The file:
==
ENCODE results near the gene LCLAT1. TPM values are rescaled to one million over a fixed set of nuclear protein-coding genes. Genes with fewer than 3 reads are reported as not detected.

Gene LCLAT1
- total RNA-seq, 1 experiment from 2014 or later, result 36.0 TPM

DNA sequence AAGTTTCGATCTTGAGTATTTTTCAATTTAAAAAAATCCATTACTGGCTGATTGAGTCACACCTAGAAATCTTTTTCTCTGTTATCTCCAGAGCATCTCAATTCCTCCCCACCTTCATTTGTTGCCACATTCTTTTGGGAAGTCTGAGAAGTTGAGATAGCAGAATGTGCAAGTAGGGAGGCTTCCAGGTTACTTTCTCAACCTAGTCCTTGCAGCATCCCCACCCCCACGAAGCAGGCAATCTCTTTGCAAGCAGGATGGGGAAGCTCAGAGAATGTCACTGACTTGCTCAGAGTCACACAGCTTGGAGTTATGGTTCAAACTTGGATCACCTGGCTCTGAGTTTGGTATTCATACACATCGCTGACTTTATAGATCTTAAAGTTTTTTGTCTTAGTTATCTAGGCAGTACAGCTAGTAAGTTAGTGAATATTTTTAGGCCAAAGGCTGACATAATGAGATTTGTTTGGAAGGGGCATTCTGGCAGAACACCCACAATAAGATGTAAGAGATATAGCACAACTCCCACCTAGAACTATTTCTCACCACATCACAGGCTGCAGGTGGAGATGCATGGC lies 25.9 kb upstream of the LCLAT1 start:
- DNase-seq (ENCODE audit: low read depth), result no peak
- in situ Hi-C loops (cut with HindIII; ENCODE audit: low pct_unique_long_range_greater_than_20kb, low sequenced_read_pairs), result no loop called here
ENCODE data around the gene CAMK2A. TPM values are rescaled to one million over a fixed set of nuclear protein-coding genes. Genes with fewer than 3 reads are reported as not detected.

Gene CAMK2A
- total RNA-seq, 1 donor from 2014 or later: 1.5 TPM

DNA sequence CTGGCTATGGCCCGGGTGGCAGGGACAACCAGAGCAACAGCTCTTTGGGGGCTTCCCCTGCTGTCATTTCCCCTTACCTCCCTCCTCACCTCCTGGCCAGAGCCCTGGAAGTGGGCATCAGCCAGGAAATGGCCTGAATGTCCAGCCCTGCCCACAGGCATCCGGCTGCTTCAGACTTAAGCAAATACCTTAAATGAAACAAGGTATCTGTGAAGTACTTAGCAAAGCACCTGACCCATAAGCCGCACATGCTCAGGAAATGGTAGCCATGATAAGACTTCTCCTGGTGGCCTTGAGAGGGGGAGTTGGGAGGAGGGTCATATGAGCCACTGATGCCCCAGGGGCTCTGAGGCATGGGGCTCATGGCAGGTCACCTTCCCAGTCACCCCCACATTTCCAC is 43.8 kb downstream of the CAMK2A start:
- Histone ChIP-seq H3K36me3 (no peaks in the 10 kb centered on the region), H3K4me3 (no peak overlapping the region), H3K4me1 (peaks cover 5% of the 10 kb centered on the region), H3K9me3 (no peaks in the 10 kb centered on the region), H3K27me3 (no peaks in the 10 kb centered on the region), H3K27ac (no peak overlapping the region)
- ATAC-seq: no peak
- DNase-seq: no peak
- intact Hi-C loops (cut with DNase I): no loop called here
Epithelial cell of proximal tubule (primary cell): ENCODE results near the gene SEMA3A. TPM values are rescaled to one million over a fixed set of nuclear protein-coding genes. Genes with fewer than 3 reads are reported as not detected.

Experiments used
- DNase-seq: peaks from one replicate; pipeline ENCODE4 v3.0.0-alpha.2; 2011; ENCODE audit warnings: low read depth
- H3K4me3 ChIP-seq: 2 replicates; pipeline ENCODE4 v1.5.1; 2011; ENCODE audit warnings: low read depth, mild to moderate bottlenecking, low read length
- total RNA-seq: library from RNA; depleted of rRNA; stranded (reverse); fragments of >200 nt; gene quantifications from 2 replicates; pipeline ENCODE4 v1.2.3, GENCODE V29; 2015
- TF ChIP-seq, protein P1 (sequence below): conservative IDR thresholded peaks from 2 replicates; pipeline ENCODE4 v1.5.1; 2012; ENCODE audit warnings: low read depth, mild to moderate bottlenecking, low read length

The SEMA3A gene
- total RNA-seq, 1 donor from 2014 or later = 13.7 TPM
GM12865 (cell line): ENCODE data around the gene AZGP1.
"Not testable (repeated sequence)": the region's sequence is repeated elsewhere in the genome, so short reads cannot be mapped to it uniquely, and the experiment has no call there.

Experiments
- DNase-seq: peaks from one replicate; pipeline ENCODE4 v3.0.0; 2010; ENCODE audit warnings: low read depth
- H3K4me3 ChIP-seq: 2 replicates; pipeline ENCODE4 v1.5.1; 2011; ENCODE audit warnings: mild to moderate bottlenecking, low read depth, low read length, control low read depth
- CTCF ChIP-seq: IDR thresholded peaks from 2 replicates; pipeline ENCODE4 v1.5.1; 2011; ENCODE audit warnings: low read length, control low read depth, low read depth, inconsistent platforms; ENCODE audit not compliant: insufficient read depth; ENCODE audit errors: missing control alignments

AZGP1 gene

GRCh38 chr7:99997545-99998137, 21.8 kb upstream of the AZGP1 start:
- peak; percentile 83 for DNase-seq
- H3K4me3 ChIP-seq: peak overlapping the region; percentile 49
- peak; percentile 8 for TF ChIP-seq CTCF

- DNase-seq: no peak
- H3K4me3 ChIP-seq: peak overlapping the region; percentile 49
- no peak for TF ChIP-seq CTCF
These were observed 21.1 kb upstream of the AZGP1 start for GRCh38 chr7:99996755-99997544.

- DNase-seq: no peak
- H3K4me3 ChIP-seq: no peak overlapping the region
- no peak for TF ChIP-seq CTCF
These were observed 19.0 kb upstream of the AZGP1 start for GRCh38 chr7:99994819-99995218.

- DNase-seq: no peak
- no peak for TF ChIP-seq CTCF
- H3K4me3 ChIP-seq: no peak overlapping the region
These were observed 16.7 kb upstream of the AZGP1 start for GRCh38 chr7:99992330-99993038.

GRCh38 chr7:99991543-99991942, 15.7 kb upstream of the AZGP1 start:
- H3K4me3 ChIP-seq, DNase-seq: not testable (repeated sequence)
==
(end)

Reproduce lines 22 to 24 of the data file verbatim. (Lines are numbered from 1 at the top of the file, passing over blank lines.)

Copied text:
- total RNA-seq, 1 donor from 2014 or later = 13.7 TPM
GM12865 (cell line): ENCODE data around the gene AZGP1.
"Not testable (repeated sequence)": the region's sequence is repeated elsewhere in the genome, so short reads cannot be mapped to it uniquely, and the experiment has no call there.